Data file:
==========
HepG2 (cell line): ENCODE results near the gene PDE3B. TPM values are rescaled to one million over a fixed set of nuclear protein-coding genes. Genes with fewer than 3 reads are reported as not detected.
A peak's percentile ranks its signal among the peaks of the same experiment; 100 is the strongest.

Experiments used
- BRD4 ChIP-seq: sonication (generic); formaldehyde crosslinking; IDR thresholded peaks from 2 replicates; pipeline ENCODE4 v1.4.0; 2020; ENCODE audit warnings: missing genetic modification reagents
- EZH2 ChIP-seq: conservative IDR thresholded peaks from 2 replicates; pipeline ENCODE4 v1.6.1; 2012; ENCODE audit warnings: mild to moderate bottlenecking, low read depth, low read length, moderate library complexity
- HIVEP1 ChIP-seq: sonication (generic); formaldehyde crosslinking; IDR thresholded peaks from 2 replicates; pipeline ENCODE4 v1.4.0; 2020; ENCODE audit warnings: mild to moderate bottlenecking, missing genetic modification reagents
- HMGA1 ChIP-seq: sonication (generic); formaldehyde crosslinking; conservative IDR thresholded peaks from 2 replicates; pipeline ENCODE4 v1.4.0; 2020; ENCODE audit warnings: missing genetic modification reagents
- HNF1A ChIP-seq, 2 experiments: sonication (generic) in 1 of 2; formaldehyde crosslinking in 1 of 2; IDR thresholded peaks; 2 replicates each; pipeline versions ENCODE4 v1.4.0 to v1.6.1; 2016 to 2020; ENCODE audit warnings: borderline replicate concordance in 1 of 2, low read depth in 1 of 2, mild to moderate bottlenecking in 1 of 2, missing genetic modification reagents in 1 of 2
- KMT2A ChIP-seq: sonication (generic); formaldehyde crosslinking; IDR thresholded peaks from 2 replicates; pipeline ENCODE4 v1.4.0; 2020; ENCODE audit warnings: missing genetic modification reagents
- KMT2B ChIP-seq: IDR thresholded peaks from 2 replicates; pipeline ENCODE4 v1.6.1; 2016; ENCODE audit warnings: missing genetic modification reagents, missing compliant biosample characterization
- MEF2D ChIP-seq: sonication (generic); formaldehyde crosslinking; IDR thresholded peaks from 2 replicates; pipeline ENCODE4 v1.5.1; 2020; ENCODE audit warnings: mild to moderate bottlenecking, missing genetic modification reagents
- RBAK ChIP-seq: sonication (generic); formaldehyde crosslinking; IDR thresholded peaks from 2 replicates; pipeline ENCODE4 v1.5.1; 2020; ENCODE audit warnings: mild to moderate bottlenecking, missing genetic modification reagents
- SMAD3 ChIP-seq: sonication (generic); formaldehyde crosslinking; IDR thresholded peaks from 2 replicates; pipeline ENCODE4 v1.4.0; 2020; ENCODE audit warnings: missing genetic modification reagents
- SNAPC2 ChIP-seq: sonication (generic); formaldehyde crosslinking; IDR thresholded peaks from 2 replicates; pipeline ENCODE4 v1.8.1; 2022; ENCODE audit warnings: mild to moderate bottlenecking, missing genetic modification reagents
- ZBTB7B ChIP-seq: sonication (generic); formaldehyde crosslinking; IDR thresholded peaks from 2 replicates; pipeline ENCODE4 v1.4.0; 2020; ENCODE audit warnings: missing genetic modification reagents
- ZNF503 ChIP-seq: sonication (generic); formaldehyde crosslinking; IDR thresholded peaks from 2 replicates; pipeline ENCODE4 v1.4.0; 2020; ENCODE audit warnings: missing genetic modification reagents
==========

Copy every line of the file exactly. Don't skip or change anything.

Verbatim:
HepG2 (cell line): ENCODE results near the gene PDE3B. TPM values are rescaled to one million over a fixed set of nuclear protein-coding genes. Genes with fewer than 3 reads are reported as not detected.
A peak's percentile ranks its signal among the peaks of the same experiment; 100 is the strongest.

Experiments used
- BRD4 ChIP-seq: sonication (generic); formaldehyde crosslinking; IDR thresholded peaks from 2 replicates; pipeline ENCODE4 v1.4.0; 2020; ENCODE audit warnings: missing genetic modification reagents
- EZH2 ChIP-seq: conservative IDR thresholded peaks from 2 replicates; pipeline ENCODE4 v1.6.1; 2012; ENCODE audit warnings: mild to moderate bottlenecking, low read depth, low read length, moderate library complexity
- HIVEP1 ChIP-seq: sonication (generic); formaldehyde crosslinking; IDR thresholded peaks from 2 replicates; pipeline ENCODE4 v1.4.0; 2020; ENCODE audit warnings: mild to moderate bottlenecking, missing genetic modification reagents
- HMGA1 ChIP-seq: sonication (generic); formaldehyde crosslinking; conservative IDR thresholded peaks from 2 replicates; pipeline ENCODE4 v1.4.0; 2020; ENCODE audit warnings: missing genetic modification reagents
- HNF1A ChIP-seq, 2 experiments: sonication (generic) in 1 of 2; formaldehyde crosslinking in 1 of 2; IDR thresholded peaks; 2 replicates each; pipeline versions ENCODE4 v1.4.0 to v1.6.1; 2016 to 2020; ENCODE audit warnings: borderline replicate concordance in 1 of 2, low read depth in 1 of 2, mild to moderate bottlenecking in 1 of 2, missing genetic modification reagents in 1 of 2
- KMT2A ChIP-seq: sonication (generic); formaldehyde crosslinking; IDR thresholded peaks from 2 replicates; pipeline ENCODE4 v1.4.0; 2020; ENCODE audit warnings: missing genetic modification reagents
- KMT2B ChIP-seq: IDR thresholded peaks from 2 replicates; pipeline ENCODE4 v1.6.1; 2016; ENCODE audit warnings: missing genetic modification reagents, missing compliant biosample characterization
- MEF2D ChIP-seq: sonication (generic); formaldehyde crosslinking; IDR thresholded peaks from 2 replicates; pipeline ENCODE4 v1.5.1; 2020; ENCODE audit warnings: mild to moderate bottlenecking, missing genetic modification reagents
- RBAK ChIP-seq: sonication (generic); formaldehyde crosslinking; IDR thresholded peaks from 2 replicates; pipeline ENCODE4 v1.5.1; 2020; ENCODE audit warnings: mild to moderate bottlenecking, missing genetic modification reagents
- SMAD3 ChIP-seq: sonication (generic); formaldehyde crosslinking; IDR thresholded peaks from 2 replicates; pipeline ENCODE4 v1.4.0; 2020; ENCODE audit warnings: missing genetic modification reagents
- SNAPC2 ChIP-seq: sonication (generic); formaldehyde crosslinking; IDR thresholded peaks from 2 replicates; pipeline ENCODE4 v1.8.1; 2022; ENCODE audit warnings: mild to moderate bottlenecking, missing genetic modification reagents
- ZBTB7B ChIP-seq: sonication (generic); formaldehyde crosslinking; IDR thresholded peaks from 2 replicates; pipeline ENCODE4 v1.4.0; 2020; ENCODE audit warnings: missing genetic modification reagents
- ZNF503 ChIP-seq: sonication (generic); formaldehyde crosslinking; IDR thresholded peaks from 2 replicates; pipeline ENCODE4 v1.4.0; 2020; ENCODE audit warnings: missing genetic modification reagents